Conserved hippocampal cellular pathophysiology but distinct behavioural deficits in a new rat model of FXS.
|Title||Conserved hippocampal cellular pathophysiology but distinct behavioural deficits in a new rat model of FXS.|
|Publication Type||Journal Article|
|Year of Publication||2015|
|Authors||Till SM, Asiminas A, Jackson AD, Katsanevaki D, Barnes SA, Osterweil EK, Bear MF, Chattarji S, Wood ER, Wyllie DJA, Kind PC|
|Journal||Hum Mol Genet|
|Date Published||2015 Nov 1|
Recent advances in techniques for manipulating genomes have allowed the generation of transgenic animals other than mice. These new models enable cross-mammalian comparison of neurological disease from core cellular pathophysiology to circuit and behavioural endophenotypes. Moreover they will enable us to directly test whether common cellular dysfunction or behavioural outcomes of a genetic mutation are more conserved across species. Using a new rat model of Fragile X Syndrome, we report that Fmr1 knockout (KO) rats exhibit elevated basal protein synthesis and an increase in mGluR-dependent long-term depression in CA1 of the hippocampus that is independent of new protein synthesis. These defects in plasticity are accompanied by an increase in dendritic spine density selectively in apical dendrites and subtle changes in dendritic spine morphology of CA1 pyramidal neurons. Behaviourally, Fmr1 KO rats show deficits in hippocampal-dependent, but not hippocampal-independent, forms of associative recognition memory indicating that the loss of fragile X mental retardation protein (FMRP) causes defects in episodic-like memory. In contrast to previous reports from mice, Fmr1 KO rats show no deficits in spatial reference memory reversal learning. One-trial spatial learning in a delayed matching to place water maze task was also not affected by the loss of FMRP in rats. This is the first evidence for conservation across mammalian species of cellular and physiological hippocampal phenotypes associated with the loss of FMRP. Furthermore, while key cellular phenotypes are conserved they manifest in distinct behavioural dysfunction. Finally, our data reveal novel information about the selective role of FMRP in hippocampus-dependent associative memory.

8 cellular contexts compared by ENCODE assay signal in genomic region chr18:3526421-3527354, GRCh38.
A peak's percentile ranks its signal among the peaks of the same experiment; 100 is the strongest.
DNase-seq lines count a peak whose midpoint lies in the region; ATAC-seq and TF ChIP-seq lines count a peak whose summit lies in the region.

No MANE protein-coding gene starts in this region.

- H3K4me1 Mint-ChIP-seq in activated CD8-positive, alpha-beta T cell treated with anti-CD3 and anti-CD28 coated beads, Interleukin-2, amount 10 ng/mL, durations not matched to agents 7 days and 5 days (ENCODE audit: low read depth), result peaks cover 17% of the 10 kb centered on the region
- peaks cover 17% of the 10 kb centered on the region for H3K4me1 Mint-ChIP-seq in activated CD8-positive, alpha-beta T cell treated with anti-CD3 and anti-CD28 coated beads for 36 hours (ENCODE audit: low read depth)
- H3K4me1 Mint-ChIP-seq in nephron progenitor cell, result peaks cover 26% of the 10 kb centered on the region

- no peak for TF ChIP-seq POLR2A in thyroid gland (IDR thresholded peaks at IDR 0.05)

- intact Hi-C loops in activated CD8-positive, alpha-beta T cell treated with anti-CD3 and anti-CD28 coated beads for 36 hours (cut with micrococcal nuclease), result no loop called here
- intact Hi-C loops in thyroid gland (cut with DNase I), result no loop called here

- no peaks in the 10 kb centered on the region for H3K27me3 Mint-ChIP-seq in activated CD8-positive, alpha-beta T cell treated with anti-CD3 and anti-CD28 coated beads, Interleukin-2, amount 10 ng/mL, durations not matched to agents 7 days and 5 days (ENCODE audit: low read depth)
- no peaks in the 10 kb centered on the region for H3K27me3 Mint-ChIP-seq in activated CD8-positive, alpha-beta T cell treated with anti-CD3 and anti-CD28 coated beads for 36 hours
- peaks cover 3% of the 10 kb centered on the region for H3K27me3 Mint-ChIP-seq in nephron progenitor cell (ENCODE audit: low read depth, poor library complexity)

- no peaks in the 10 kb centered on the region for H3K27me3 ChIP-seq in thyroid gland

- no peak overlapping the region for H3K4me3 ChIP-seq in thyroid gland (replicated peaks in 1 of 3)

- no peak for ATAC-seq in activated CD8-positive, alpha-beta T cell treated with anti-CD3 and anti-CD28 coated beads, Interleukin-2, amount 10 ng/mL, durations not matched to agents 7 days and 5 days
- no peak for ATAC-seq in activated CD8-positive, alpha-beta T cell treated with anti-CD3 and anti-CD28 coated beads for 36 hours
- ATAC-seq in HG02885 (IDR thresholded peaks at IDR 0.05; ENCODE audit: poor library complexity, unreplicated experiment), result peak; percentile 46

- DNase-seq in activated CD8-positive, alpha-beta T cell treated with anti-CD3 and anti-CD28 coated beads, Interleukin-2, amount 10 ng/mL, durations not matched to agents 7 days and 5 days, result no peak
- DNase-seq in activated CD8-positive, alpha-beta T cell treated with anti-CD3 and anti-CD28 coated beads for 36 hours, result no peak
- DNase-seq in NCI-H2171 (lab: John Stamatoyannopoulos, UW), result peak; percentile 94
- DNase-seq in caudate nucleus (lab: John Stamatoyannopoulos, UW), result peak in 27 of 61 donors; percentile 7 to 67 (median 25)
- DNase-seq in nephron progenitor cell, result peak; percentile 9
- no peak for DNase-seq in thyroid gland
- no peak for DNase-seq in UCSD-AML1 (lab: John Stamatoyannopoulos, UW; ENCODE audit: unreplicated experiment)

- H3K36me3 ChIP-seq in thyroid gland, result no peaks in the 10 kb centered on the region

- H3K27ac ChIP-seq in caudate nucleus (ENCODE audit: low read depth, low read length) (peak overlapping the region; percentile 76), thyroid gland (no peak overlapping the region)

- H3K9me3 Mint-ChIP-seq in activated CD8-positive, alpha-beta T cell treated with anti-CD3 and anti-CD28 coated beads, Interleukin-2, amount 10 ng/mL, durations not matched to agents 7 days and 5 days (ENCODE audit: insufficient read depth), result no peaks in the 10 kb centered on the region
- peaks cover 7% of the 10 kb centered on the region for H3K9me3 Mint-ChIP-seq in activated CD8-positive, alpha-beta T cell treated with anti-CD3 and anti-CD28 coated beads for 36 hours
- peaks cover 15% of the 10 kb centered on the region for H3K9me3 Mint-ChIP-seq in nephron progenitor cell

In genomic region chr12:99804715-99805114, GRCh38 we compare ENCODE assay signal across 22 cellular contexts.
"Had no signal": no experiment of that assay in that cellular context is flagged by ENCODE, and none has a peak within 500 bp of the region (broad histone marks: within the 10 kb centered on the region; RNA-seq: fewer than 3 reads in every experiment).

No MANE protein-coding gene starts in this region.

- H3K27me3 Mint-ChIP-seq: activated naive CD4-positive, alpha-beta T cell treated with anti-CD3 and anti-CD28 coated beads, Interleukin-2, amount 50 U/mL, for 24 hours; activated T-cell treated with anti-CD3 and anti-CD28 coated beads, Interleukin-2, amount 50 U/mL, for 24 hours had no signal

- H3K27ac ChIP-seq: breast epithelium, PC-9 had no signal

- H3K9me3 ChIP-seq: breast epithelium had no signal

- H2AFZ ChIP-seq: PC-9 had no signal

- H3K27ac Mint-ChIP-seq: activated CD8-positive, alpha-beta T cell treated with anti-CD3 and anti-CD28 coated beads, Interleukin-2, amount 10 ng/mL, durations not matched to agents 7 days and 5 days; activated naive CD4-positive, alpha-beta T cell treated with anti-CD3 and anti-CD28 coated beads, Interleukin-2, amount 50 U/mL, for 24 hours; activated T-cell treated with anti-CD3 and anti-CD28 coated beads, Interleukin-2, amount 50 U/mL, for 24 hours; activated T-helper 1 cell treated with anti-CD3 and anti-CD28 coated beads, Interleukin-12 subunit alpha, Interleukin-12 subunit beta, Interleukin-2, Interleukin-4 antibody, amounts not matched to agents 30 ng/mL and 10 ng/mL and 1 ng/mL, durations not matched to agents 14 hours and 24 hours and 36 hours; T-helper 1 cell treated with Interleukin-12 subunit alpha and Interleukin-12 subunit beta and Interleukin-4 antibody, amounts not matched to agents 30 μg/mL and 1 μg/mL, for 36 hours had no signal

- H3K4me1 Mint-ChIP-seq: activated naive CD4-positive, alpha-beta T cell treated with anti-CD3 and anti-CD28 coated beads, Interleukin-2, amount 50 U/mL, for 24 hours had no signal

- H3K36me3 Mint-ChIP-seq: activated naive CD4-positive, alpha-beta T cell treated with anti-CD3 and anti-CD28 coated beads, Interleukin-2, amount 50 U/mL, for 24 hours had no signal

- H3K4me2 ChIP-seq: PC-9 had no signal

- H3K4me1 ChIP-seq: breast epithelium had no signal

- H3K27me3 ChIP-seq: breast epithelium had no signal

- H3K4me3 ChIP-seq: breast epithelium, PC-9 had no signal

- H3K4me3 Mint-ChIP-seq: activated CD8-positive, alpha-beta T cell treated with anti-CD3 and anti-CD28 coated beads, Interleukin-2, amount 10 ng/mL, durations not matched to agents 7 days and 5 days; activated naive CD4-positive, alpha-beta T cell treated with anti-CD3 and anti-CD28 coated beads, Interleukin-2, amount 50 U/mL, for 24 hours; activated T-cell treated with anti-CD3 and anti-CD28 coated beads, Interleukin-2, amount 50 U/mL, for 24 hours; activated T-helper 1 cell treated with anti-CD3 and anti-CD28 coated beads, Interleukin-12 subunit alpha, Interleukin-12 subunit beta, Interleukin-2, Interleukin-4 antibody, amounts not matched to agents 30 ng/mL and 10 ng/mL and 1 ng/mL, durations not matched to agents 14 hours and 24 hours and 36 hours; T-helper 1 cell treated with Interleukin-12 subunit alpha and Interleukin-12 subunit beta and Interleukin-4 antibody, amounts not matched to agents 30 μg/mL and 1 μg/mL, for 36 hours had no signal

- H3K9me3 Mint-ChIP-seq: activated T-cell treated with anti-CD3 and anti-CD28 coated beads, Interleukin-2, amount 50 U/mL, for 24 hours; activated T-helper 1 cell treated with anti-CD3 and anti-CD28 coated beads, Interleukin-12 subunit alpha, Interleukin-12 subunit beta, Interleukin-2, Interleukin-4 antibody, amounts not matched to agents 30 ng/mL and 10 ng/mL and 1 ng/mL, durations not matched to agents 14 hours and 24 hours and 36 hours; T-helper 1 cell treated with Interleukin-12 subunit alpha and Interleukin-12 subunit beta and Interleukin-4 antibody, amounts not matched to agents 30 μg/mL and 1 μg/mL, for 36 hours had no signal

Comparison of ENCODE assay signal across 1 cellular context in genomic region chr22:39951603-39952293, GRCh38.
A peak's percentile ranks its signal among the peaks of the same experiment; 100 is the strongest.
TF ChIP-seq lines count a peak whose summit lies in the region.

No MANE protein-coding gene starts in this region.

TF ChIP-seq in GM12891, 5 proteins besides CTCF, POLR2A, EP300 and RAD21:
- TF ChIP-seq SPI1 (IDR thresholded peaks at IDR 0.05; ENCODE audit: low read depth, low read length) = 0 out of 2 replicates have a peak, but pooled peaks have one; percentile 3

|Alternate Journal||Hum. Mol. Genet.|
|PubMed Central ID||PMC4599667|
|Grant List||G0700967 / / Medical Research Council / United Kingdom |
MR/K014137/1 / / Medical Research Council / United Kingdom